Offensive floodgates open in run-and-gun start to season
Maple Leafs head coach Mike Babcock could see halfway through training camp that Auston Matthews was ready to explode.
“Matty’s on another level,” Babcock said at the time of Toronto’s star centre.
Now the rest of the NHL is getting a first-hand look.
Matthews leads the league with an eye-popping seven goals through four games following consecutive run-and-gun road wins for the Leafs — 7-6 in overtime against Chicago on Sunday and Tuesday’s 7-4 victory against Dallas.
“I don’t think it really surprises too many people,” said Toronto winger Mitch Marner, who has also been lights out with two goals and six assists.
Leafs teammate John Tavares sits second in the NHL with six goals heading into Wednesday’s action, while defenceman Morgan Rielly (two goals, eight assists) is tied atop the points table with Matthews at 10.
But Toronto and its NHL-high 20 goals is far from the only team involved in the early offensive deluge.
The first week of the young season also saw Washington beat Boston 7-0, Pittsburgh down the Capitals 7-6 in overtime, Calgary get past Vancouver 7-4, Carolina top the New York Rangers 8-5 and San Jose thump Philadelphia 8-2.
Eleven other games included at least seven goals, and it should be noted two-time defending Art Ross Trophy winner Connor McDavid and defensively-challenged Edmonton have played just once after starting the schedule in Europe.
There could be a number of factors why, at least early on, many box scores look like they belong in the 1980s rather than 2018.
Players switching teams, new systems, coaches being less likely to match lines in October and further reductions to the size of goalie equipment have all been floated as possible reasons.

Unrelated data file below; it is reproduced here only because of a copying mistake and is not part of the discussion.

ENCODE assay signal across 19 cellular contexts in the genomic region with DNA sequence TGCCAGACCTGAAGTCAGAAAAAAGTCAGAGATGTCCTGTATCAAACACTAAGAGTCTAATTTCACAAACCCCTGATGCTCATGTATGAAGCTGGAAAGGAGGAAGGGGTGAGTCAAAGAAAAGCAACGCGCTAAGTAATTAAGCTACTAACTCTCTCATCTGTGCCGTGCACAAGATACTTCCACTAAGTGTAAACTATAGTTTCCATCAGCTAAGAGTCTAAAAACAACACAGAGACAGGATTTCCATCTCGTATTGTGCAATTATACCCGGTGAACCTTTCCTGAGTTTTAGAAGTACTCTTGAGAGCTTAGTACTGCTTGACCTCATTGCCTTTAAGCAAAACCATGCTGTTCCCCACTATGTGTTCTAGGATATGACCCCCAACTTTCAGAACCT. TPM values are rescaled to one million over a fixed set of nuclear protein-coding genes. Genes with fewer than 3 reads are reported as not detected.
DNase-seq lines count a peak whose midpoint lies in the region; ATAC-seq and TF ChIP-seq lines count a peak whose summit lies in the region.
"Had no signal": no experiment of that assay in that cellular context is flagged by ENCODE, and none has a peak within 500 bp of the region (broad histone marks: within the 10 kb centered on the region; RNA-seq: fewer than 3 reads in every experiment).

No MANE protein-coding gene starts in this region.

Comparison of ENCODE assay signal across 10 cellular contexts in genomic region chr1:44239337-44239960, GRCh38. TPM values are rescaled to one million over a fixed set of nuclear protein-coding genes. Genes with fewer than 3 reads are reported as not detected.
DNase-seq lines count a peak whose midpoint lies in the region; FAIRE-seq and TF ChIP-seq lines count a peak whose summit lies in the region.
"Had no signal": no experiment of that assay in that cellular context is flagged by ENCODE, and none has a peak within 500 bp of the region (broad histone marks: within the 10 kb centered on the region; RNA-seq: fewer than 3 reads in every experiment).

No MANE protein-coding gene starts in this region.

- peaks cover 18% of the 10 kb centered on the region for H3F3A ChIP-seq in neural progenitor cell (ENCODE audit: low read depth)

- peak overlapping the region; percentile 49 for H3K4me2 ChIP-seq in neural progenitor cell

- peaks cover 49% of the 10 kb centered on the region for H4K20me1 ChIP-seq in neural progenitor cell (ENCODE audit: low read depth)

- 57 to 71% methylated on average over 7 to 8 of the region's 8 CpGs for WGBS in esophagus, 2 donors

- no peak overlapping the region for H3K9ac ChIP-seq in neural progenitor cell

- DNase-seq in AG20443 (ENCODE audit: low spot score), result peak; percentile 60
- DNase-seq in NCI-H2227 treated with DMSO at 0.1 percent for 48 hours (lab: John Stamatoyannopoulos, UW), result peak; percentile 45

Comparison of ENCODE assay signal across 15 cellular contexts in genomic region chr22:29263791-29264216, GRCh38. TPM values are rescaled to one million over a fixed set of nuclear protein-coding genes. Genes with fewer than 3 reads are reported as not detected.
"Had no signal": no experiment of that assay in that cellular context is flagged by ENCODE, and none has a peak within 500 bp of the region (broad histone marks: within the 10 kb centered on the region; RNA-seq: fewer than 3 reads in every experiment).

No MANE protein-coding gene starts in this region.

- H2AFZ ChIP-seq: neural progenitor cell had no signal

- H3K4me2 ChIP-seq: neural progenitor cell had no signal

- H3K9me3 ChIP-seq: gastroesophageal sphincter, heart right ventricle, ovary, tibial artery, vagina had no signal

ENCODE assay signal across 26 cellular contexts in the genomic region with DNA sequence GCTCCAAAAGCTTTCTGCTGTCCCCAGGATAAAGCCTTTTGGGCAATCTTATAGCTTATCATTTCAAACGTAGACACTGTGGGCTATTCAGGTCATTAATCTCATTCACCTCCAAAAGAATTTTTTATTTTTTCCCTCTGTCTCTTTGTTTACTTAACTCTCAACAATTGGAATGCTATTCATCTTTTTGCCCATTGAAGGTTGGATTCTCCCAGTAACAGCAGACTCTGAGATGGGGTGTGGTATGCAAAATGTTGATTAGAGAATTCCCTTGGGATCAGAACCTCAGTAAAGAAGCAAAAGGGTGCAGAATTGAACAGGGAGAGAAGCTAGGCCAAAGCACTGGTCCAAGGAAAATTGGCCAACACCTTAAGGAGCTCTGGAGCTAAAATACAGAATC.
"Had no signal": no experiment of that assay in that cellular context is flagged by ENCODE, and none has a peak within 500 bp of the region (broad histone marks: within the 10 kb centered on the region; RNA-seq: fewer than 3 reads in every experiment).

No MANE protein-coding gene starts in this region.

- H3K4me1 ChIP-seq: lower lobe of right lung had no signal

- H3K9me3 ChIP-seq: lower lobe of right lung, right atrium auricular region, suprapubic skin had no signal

And not to take away from the impressive offensive performances, but there have been some equally dreadful showings in the crease — see the final few minutes of Toronto-Chicago as Exhibit A.
Through the first week of 201819, NHL teams have combined to average 6.41 goals in 41 games, compared to the 6.09 through the first week of last season (45 games) for a jump of nearly a third of a goal per outing.
The first week of 2016-17, meanwhile, saw an average of 4.79 goals scored.
Toronto opened last season with a 7-2 victory over Winnipeg before Chicago thumped Pittsburgh 10-1 to kick off a campaign that would end with more scoring — 5.94 goals per game — than any since 2005-06.
The 2016-17 season, meanwhile, averaged 5.53 goals per game.
It’s a small sample size and teams will no doubt begin to shore up the defensive zone in the com- ing weeks and months. But even with the inevitable regression from the league’s hot start, there’s a good chance the 2018-19 season will see another recent offensive high-water mark.
Jumping for joy
Named captain before training camp, Justin Williams has already left a mark in the second season of his second stint with Carolina.
Williams, who turned 37 last week, led a slow clap on the ice with his teammates after Sunday’s 8-5 home victory over the Rangers. The players then skated two-thirds of the rink and playfully jumped up against the glass — mimicking rookie Andrei Svechnikov’s celebration following his first NHL goal.
The Hurricanes repeated the choreography in the wake of Tuesday’s 5- 3 win over Vancouver.
“We wanted something so we can get together with the fans a little bit and connect,” Williams said this week. “It was a nice little send off.”
Toronto Maple Leafs centre John Tavares makes a play against the Ottawa Senators, at Scotiabank Arena on Oct. 6, in Toronto. Tavares has scored six this season, which is the second most goals so far. Tavares is trailing only teammate Auston Matthews, who has seven goals.